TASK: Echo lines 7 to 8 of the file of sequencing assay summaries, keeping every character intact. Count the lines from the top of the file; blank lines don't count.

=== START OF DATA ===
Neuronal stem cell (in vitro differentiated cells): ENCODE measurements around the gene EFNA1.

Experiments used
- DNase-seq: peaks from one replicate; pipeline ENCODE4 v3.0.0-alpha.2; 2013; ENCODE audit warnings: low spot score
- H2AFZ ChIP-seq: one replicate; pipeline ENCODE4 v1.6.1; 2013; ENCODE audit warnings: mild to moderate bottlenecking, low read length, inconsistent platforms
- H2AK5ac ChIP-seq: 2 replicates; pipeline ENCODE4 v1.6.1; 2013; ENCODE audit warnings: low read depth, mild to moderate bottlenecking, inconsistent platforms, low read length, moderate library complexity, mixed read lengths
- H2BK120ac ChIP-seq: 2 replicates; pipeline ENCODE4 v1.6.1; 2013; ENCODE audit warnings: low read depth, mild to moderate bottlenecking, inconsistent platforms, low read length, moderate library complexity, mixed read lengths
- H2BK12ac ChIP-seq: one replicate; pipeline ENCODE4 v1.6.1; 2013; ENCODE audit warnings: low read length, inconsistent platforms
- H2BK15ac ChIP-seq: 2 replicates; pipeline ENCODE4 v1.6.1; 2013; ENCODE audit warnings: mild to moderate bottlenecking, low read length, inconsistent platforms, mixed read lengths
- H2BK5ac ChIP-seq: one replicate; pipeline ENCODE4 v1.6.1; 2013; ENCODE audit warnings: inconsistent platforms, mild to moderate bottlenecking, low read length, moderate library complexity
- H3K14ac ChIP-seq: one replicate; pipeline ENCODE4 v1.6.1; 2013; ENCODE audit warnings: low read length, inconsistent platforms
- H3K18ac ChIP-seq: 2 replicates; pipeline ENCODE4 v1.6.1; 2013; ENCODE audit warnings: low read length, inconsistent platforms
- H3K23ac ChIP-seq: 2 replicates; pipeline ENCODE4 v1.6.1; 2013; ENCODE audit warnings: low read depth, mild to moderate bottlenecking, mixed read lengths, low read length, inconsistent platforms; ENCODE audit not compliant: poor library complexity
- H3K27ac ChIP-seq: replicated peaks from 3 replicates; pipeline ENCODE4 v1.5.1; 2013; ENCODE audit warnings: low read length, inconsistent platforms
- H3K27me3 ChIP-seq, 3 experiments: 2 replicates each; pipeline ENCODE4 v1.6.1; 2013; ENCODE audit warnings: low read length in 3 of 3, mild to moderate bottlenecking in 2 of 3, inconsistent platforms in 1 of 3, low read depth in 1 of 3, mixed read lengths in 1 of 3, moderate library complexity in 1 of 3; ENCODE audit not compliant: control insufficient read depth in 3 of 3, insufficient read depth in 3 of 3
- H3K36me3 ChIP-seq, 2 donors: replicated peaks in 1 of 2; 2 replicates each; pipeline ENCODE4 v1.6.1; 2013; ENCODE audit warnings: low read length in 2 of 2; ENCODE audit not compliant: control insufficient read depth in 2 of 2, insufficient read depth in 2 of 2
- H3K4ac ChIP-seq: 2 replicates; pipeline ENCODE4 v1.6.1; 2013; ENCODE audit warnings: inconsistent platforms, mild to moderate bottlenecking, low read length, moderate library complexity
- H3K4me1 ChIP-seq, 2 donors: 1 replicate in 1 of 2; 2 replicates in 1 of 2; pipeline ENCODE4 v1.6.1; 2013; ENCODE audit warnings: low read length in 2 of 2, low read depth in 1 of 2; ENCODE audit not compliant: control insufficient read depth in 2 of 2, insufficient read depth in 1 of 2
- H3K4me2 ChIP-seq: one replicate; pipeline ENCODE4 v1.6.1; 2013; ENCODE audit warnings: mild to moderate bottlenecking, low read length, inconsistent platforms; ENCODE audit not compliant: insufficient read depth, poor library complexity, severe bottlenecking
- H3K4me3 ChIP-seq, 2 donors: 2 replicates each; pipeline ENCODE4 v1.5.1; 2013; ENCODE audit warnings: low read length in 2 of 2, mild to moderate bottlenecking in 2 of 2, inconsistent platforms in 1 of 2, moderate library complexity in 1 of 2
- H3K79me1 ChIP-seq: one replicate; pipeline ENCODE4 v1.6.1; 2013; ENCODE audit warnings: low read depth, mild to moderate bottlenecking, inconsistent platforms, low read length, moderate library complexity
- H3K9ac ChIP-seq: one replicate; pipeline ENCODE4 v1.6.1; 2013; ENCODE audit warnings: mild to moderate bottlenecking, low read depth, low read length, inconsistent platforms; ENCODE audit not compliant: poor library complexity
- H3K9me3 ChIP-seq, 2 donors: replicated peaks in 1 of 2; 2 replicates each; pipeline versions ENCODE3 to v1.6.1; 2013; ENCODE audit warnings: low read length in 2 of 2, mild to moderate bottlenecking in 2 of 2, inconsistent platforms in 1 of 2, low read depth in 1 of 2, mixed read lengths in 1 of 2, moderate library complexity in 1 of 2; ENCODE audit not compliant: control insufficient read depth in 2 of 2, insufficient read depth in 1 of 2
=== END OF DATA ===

- H2BK12ac ChIP-seq: one replicate; pipeline ENCODE4 v1.6.1; 2013; ENCODE audit warnings: low read length, inconsistent platforms
- H2BK15ac ChIP-seq: 2 replicates; pipeline ENCODE4 v1.6.1; 2013; ENCODE audit warnings: mild to moderate bottlenecking, low read length, inconsistent platforms, mixed read lengths